Table 3 (attached Supporting Material) shows the estimated Lion population size in 1993 and 2014 for each of the 47 sample populations with percentage change, and it can be seen that most countries had a declining trend for sample Lion populations, with only four countries (India, Namibia, South Africa and Zimbabwe) seeing a growth trend. Table 4 (attached Supporting Material) groups these countries with Botswana, which had a relatively low average rate of decline for its sample populations; two out of three sample populations increased; the decline documented in the Okavango population was restricted to only part of the protected area; and overall 2012 estimates for the national population suggest that it his increased since 2003 (C. Winterbach unpubl. data). Mozambique is not included in this group as the increasing trend in its Niassa population is treated as an outlier in this analysis. The sample Lion population in five countries (Botswana, India, Namibia, South Africa, Zimbabwe) grew by an estimated 11%, whereas the Lion population in the remaining African range countries declined by an estimated 60% (Table 4, attached Supporting Material).
We infer population trend for the total Lion species population based on these two rates of change, as follows. In 2002, two separate country compilations of population estimates for Lions in Africa estimated the number of lions in Botswana, Namibia, South Africa and Zimbabwe to comprise between 1/4 to1/3 of the total African Lion population, as shown in Table 5 (attached Supporting Material). We suspect that this proportion was somewhat lower in 1993, given that the number of Lions is inferred to have increased in these countries while decreasing in the remainder, and use a figure of 1/4 or 25% for our species population trend calculation. If 25% of the Lion population increased by 11%, and 75% decreased by 60%, this results in an inferred trend of (0.75*-60%) + (0.25*11%) = -42% between 1993 and 2014 (Table 6, attached Supporting Material).
This qualifies the Lion as Vulnerable, but it is of great concern that the vast majority of the population is inferred to have declined at a rate that meets the criteria for Endangered. Since our sample populations were all monitored, we suspect an even greater average rate of decline for unmonitored unfenced populations across much of Africa, since lack of monitoring could suggest lack of conservation effort.
A recent paper summarized and updated efforts to estimate the size of the African Lion leading to the most recent estimate of 32,000 Lions in 67 Lion areas (Riggio et al. 2013). The paper presents some recent data, but where no new data were available it included unaltered numbers from earlier sources, such as Bauer and Van Der Merwe (2004) and Chardonnet (2002). As a consequence, Riggio et al. (2013) include numbers from 2002 and 2004 for areas where we believe the downward trend described above occurred. We therefore consider these sources to be insufficiently precautionary for our purpose and feel that an assessment on numbers is less robust than our assessment based on trends.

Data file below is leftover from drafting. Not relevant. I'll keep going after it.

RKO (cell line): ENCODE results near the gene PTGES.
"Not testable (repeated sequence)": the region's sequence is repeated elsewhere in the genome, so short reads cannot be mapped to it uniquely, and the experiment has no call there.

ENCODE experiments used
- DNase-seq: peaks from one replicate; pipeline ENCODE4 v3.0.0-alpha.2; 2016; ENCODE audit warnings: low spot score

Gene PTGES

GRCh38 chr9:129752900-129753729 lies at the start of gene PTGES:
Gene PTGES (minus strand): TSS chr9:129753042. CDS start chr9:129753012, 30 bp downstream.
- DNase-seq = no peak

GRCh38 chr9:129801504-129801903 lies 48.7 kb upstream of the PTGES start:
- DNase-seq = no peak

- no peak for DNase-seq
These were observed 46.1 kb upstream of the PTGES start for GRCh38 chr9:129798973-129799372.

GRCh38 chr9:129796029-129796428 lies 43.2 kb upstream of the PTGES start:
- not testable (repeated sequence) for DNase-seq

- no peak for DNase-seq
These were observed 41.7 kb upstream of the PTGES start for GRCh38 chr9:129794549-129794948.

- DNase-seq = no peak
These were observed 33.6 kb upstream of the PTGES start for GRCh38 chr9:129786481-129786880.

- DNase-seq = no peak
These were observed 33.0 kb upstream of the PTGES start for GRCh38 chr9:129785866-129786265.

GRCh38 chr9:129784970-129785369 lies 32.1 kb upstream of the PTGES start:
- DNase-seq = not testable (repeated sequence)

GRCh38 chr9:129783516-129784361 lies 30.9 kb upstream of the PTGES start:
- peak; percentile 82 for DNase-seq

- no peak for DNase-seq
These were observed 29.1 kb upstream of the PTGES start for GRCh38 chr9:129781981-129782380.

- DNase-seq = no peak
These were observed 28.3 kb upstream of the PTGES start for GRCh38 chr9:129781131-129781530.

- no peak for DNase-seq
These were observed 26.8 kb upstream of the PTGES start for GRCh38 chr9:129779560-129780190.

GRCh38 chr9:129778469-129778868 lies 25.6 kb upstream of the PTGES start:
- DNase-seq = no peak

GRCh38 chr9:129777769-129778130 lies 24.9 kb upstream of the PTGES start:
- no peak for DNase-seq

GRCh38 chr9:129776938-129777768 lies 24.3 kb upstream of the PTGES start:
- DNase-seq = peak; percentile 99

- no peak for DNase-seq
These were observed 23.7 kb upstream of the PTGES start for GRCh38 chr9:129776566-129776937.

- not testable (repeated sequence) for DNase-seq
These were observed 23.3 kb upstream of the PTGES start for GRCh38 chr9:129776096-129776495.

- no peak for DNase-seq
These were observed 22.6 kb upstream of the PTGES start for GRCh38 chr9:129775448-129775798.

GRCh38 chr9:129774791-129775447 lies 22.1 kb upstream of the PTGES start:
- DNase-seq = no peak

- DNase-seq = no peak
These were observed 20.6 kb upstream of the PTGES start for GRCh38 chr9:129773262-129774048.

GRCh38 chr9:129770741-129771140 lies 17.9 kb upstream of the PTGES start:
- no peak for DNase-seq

However, we do attempt to correct for outdated sources in the Riggio et al. (2013) estimate by application of the regional trends we found (Table 2, attached Supporting Material) to the 2002 population size estimates within the respective regions (Bauer and Van Der Merwe 2004, Chardonnet 2002). We calculated putative present Lion numbers per region (Table 7, attached Supporting Material) by applying the observed trend over the subsequent 12 years, except that numbers for West Africa were taken from a comprehensive recent survey (Henschel et al. 2014) because of their greater precision. As a small modification from Chardonnet (2002) we moved the estimate for Selous ecosystem to Eastern Africa to be consistent with the regional divisions used here. The two 2002 estimates were compared in detail (Bauer et al. 2005a,b), showing the ALWG study (Bauer and Van Der Merwe 2004) was more conservative and stricter on data quality. With this in mind, we have greater confidence in the estimate of fewer than 20,000 Lions in Africa than in a number over 30,000.
|Habitat and Ecology:||
The Lion has a broad habitat tolerance, absent only from tropical rainforest and the interior of the Sahara desert (Nowell and Jackson 1996). There are records of Lion to elevations of more than 4,000 m in the Bale Mountains and on Kilimanjaro (West and Packer 2013). Although Lions drink regularly when water is available, they are capable of obtaining their moisture requirements from prey and even plants (such as the tsama melon in the Kalahari desert), and thus can survive in very arid environments. Medium- to large-sized ungulates (including antelopes, zebra and wildebeest) are the bulk of their prey, but Lions will take almost any animal, from rodents to a rhino. They also scavenge, displacing other predators (such as the Spotted Hyaena) from their kills.
Lions are the most social of the cats, with related females remaining together in prides, and related and unrelated males forming coalitions competing for tenure over prides. Average pride size (including males and females) is four to six adults; prides generally break into smaller groups when hunting. Lions tend to live at higher densities than most other felids, but with a wide variation from 1.5 adults per 100 km² in southern African semi-desert to 55/100 km² in parts of the Serengeti (Sunquist and Sunquist 2002). Pride ranges can vary widely even in the same region: e.g., from 266-4,532 km² in the Kgalagadi Transfrontier Park of South Africa (Funston 2001).